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1. Nashville Predators– 34-12-9 (77 points, 55 GP)

The Nashville Predators are amazing. They’re pulling off their spectacular season on the heels of last year’s Stanley Cup Final run with almost $3.000 million in salary tied up in buyouts.

Oh, and they somehow added to their depth down the middle in the whole Matt Duchene, three-team trade saga that saw Kyle Turris swap out Ottawa Senators gear for a Preds sweater.

They don’t need to add, but general manager David Poile still might work a little magic by adding without subtracting if he can. Mike Fisher, 37, is trying to come back from retirement because he believes Nashville’s time is now. Only time will tell if he can go from his current PTO to a one-year deal that just might get him his first taste from the Stanley Cup.

If Poile wants to add anything, he’s going to have to do so with about $3.200 million in cap space currently.

Potential assets to trade: Honestly, don’t.

Potential assets to acquire: F Derek Ryan (CAR), D Cody Franson (CHI), F Boone Jenner (CBJ), F Patrick Maroon (EDM), F Michael Grabner (NYR), F Thomas Vanek (VAN)

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2. Winnipeg Jets– 33-15-9 (75 points, 57 GP)

Injuries are beginning to mount for the Winnipeg Jets and it’ll be interesting to see what the GM Kevin Cheveldayoff does by February 26th considering his team’s current backup goaltender is 22-year-old, Eric Comrie. Their starter is 24-year-old, Connor Hellebuyck, who’s emerged as clear-cut starting goaltender this season (aside from his All-Star appearance back in January).

But what considerations has Cheveldayoff made with Jacob Trouba out for a signifcant portion of “the stretch”? What’s the game plan if a guy like Kyle Connor or Patrik Laine goes down?

Winnipeg has about $5.400 million in cap space to play with as of this writing.

They are what should be a destination for rental players looking to take a team that’s on the verge of breaking out in the postseason deeper than they could ever imagine.

And the Jets have just enough to offer other teams to bring in the right pieces to the puzzle.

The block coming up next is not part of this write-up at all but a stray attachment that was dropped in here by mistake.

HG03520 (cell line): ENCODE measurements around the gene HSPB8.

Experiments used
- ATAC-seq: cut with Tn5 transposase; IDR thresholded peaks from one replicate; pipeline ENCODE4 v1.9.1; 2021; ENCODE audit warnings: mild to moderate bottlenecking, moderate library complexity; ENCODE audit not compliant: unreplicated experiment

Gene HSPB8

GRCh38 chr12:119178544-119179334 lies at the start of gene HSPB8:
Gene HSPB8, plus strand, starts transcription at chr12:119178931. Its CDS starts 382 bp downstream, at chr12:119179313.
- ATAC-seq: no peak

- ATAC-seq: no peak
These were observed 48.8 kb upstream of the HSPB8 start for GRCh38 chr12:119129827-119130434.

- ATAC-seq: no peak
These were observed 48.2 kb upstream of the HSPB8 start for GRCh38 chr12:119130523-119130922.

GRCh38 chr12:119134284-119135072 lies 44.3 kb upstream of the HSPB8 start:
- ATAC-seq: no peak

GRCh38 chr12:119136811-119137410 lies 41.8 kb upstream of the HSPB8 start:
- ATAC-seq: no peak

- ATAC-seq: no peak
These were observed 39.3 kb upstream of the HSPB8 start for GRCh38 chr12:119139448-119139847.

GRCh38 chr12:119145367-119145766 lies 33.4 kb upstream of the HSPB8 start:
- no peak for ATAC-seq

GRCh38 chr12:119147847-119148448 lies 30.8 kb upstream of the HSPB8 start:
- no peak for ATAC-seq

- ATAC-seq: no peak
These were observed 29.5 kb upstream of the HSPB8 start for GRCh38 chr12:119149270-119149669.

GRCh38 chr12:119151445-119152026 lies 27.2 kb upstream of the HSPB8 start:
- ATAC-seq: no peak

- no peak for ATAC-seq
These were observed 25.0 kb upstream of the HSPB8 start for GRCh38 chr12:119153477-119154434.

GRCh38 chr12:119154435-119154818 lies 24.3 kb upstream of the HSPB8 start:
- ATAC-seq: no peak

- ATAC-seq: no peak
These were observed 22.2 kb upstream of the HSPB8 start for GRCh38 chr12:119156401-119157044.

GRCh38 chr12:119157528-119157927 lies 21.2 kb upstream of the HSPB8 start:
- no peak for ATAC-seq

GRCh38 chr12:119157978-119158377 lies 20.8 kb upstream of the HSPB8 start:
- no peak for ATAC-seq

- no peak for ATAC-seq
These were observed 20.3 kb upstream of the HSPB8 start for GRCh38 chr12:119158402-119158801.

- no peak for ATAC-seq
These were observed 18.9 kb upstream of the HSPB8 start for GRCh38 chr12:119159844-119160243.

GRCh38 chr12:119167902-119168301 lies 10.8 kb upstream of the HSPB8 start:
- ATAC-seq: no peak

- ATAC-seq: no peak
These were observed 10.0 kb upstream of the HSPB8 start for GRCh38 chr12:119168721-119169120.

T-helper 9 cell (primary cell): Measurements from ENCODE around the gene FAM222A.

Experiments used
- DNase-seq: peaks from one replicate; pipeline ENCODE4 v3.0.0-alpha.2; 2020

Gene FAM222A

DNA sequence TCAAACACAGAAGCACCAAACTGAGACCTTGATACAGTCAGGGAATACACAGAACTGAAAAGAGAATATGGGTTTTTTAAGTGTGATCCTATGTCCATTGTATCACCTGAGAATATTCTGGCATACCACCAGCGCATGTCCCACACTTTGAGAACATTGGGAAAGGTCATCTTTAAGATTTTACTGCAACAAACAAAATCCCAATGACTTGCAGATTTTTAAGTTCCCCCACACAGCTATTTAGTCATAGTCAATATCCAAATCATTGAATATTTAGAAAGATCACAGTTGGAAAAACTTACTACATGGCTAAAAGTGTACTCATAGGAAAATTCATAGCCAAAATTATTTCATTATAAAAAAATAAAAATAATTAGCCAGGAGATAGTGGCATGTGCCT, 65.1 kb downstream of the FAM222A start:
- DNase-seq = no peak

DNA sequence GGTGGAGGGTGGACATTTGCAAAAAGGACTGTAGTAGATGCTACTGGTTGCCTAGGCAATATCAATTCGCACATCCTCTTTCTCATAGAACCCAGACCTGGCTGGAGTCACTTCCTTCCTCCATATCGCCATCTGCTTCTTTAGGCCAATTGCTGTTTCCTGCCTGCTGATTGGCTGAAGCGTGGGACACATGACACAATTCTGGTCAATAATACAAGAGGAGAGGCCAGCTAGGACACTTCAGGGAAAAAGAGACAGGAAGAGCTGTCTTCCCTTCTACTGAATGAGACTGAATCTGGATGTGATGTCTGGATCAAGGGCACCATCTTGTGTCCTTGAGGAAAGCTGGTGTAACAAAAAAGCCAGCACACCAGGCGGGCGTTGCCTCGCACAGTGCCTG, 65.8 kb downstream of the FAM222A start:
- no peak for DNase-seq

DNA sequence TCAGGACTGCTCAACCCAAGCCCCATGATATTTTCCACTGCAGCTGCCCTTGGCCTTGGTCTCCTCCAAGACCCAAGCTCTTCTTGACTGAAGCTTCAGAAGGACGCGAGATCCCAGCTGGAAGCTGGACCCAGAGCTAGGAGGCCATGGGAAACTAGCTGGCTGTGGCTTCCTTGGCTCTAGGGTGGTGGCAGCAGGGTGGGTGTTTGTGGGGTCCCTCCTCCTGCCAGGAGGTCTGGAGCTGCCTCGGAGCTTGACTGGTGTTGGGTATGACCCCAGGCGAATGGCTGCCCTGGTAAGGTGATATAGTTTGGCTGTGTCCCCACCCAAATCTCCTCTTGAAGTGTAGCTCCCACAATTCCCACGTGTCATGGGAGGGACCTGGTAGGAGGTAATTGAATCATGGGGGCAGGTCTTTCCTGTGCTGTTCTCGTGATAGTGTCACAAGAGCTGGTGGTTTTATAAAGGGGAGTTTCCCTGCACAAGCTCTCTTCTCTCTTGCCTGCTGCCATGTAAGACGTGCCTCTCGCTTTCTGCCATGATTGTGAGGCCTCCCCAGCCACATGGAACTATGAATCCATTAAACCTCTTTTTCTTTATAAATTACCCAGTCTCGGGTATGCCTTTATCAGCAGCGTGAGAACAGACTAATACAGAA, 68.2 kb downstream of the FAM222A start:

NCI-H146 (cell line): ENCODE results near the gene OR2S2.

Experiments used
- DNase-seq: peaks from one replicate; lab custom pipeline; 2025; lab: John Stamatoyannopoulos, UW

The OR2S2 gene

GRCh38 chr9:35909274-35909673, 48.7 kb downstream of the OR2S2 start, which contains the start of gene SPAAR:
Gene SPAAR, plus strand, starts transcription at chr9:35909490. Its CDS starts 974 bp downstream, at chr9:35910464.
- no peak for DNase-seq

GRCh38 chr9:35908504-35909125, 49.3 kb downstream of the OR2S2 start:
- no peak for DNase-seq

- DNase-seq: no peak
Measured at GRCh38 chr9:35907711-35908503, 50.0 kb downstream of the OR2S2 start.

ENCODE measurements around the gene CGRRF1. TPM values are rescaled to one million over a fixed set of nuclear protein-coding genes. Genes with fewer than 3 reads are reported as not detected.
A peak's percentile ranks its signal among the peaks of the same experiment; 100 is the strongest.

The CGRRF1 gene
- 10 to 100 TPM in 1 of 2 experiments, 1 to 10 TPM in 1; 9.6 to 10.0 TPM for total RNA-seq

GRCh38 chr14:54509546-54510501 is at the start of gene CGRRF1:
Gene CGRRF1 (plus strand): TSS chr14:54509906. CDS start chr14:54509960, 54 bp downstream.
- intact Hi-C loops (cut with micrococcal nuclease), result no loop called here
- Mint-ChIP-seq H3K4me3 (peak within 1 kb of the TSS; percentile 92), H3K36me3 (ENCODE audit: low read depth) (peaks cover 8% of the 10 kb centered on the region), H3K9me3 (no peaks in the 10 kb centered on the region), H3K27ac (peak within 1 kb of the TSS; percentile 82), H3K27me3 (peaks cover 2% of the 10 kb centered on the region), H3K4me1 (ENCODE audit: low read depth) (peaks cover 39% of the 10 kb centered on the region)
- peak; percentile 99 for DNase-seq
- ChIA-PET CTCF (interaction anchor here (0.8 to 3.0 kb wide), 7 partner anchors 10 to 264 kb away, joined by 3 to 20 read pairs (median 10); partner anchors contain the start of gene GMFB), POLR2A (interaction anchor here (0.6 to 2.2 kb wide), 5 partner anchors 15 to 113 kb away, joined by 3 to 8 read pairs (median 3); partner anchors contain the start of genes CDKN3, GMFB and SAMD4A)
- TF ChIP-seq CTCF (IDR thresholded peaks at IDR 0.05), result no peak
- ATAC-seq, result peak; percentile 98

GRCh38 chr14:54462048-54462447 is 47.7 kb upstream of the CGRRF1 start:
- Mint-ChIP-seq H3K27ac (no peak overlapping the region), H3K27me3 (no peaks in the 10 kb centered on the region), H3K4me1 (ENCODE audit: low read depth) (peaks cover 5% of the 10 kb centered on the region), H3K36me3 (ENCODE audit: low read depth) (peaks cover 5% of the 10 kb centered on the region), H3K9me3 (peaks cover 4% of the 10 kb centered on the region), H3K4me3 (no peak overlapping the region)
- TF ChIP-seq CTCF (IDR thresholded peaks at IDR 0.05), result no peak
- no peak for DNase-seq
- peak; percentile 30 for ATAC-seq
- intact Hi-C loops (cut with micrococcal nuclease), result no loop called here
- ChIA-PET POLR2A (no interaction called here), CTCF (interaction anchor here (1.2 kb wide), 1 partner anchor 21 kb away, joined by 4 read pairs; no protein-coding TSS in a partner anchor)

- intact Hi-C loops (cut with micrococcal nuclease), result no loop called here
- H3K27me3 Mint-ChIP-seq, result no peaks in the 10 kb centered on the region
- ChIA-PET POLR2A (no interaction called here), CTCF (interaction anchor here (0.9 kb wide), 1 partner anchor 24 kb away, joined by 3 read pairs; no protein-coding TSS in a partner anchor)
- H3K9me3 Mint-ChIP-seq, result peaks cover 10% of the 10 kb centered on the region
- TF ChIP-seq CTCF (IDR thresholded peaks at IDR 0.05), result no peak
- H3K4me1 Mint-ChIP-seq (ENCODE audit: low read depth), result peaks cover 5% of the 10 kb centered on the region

Potential assets to trade: D Ben Chiarot, F Matt Hendricks, F Nic Petan

Potential assets to acquire: F Boone Jenner (CBJ), F Patrick Maroon (EDM), F Alex Galchenyuk (MTL), F Michael Grabner (NYR), D Nick Holden (NYR), F Jean-Gabriel Pageau (OTT), F Josh Leivo (TOR), F Thomas Vanek (VAN), F David Perron (VGK)

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3. St. Louis Blues– 34-21-4 (72 points, 59 GP)

There’s almost $125,000 in cap space for the St. Louis Blues right now. While it’d be great for the Blues to add one or two of their missing pieces that’d send them right over the edge of victory (once-and-for-all), the better time to readjust appears to be this summer.

Besides, Joel Edmundson, Robby Fabbri and Carter Hutton will all need new contracts. Not that they’re going to cost St. Louis tens of millions of dollars, but it’ll likely mean that someone will have to get traded either at the 2018 NHL Entry Draft or later this summer.

Jay Bouwmeester is 34-years-old and has a $5.400 million cap hit through next season. He also has a no-trade-clause that could make things difficult for the foreseeable future, given that when the Blues are on their “A” game they can really make a claim for Cup contender status this season.

It’d be unwise to part with Bouwmeester now, but it only makes sense to do it later.

Just don’t get behind the eight ball is the best advice for St. Louis looking past the end of this month. Otherwise, salary cap hell isn’t all that fun.

Potential assets to trade: D Jay Bouwmeester

Potential assets to acquire: F Derek Ryan (CAR), F Blake Comeau (COL), F Matt Cullen (MIN), F Josh Leivo (TOR), F Nikita Soshnikov (TOR), F David Perron (VGK)

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4. Dallas Stars– 33-20-4 (70 points, 57 GP)

The Dallas Stars currently cling to the first wild card spot in the Western Conference, though they trail the St. Louis Blues by two points for 3rd in the Central Division in what’s shaping up to be the tighter points battle in the West compared to the lackluster Pacific Division.

Yes, I’m fully aware Los Angeles did something to their defense Tuesday night, why do you ask?

The Central is all about racking up points while the Pacific bangs bodies off of each other in hopes of amounting to something more than your standard pylon.

So where do the Stars fit into the playoff picture? They should be in the running for at least a wild card spot coming down the stretch– and with almost $889,000 in cap space right now it’s going to be hard to add what they really need to push them over the hill.

Backup goaltender, Kari Lehtonen, is a pending-UFA at season’s end, so it’s not like Dallas needs to make a move there, but they could help their starter, Ben Bishop, a little more.

While other teams in the league are searching for the right rental forward, the Stars should be looking for the right rental defenseman. Whether that’s a Mike Green or a Cody Franson, well, only Stars GM Jim Nill will know, based on what he must give up.

Potential assets to trade: F Martin Hanzal, D Greg Pateryn

Potential assets to acquire: D Cody Franson (CHI), D Mike Green (DET), D Nick Holden (NYR), D Ian Cole (PIT), D Ben Hutton (VAN)